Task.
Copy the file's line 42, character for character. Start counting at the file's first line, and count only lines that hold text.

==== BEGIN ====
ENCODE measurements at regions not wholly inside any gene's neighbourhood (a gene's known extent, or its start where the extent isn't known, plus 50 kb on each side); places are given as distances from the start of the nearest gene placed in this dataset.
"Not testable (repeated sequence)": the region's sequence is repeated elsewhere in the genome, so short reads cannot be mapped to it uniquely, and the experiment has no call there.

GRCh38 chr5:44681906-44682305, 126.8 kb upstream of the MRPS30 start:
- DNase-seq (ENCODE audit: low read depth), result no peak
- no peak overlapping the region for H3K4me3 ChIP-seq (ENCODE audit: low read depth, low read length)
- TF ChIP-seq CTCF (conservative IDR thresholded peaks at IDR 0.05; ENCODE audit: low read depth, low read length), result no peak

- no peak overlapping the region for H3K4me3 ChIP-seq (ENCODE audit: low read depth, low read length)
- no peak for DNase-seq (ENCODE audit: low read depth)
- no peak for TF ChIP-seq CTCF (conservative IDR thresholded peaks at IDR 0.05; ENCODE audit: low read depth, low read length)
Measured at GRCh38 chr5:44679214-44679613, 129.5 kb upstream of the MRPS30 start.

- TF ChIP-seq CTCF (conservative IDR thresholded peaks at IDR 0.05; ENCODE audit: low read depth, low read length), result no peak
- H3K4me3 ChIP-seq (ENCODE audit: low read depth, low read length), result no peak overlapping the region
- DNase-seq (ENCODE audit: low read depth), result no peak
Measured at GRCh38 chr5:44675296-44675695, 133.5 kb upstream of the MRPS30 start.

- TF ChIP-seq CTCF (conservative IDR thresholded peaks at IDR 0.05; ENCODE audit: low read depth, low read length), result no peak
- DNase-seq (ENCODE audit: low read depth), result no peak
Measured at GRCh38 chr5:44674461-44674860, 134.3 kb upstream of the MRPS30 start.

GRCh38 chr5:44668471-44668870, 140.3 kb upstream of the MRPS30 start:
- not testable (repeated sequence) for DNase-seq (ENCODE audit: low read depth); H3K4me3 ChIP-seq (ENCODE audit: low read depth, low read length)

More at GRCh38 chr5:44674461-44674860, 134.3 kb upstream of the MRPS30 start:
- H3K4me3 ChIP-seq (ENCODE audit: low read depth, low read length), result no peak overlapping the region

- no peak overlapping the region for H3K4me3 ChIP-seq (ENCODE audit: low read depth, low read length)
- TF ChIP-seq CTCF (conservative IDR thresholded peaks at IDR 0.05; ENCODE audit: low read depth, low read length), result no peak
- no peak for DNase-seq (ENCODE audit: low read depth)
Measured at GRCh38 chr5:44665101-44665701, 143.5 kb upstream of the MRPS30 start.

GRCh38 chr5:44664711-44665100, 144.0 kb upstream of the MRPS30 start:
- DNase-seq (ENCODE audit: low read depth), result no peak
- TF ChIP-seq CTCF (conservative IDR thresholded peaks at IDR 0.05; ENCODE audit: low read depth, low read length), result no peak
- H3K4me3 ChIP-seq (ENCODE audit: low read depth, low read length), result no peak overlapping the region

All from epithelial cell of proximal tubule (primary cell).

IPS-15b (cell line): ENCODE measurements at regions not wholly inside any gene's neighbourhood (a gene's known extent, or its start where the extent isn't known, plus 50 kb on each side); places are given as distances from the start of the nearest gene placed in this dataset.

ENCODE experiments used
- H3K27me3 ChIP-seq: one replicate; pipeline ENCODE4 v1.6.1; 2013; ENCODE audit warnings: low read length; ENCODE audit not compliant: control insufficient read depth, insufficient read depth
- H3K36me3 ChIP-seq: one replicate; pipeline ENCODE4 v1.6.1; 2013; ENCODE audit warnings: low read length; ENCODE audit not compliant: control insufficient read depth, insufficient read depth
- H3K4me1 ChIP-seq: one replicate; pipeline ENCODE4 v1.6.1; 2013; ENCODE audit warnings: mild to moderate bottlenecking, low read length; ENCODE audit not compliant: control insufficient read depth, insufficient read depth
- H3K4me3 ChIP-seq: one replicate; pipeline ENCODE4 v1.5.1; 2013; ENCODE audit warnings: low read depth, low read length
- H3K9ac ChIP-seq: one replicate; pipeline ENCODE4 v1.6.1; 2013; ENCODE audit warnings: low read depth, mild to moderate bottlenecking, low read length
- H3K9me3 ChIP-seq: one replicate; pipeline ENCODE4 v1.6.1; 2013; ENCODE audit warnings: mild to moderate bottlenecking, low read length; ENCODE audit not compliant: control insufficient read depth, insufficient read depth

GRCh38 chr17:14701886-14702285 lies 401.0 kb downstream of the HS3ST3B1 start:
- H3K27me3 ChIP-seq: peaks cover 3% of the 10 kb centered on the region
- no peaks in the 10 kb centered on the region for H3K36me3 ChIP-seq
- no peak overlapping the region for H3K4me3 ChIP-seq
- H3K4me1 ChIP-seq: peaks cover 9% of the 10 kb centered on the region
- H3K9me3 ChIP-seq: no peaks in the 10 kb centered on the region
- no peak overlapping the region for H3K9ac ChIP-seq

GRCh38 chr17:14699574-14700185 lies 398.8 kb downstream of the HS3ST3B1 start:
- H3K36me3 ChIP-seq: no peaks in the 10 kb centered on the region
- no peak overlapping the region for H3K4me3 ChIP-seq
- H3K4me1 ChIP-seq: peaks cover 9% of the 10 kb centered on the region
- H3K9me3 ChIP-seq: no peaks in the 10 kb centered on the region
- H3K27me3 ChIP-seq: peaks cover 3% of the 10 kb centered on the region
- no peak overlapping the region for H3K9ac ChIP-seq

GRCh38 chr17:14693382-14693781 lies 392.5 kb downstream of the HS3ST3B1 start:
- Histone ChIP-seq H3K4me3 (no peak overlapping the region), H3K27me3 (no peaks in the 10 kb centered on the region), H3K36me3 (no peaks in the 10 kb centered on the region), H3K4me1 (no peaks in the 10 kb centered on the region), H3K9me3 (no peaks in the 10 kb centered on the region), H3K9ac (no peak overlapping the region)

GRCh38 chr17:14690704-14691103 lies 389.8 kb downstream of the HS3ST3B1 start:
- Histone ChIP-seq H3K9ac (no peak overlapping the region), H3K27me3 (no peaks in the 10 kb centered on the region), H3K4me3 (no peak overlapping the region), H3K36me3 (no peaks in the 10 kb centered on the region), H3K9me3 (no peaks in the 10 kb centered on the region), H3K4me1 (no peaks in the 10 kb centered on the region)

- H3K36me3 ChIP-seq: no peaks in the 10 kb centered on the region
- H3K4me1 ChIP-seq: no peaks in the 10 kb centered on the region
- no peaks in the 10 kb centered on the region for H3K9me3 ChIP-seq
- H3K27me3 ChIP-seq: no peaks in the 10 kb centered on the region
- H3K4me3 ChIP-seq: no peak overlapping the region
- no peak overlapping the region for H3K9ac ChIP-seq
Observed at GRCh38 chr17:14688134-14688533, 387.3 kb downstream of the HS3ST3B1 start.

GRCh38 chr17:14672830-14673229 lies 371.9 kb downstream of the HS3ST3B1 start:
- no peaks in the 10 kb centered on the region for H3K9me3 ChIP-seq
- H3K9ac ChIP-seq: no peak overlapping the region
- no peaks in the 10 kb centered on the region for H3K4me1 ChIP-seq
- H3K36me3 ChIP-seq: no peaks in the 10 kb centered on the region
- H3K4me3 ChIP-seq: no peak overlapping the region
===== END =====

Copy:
- no peak overlapping the region for H3K4me3 ChIP-seq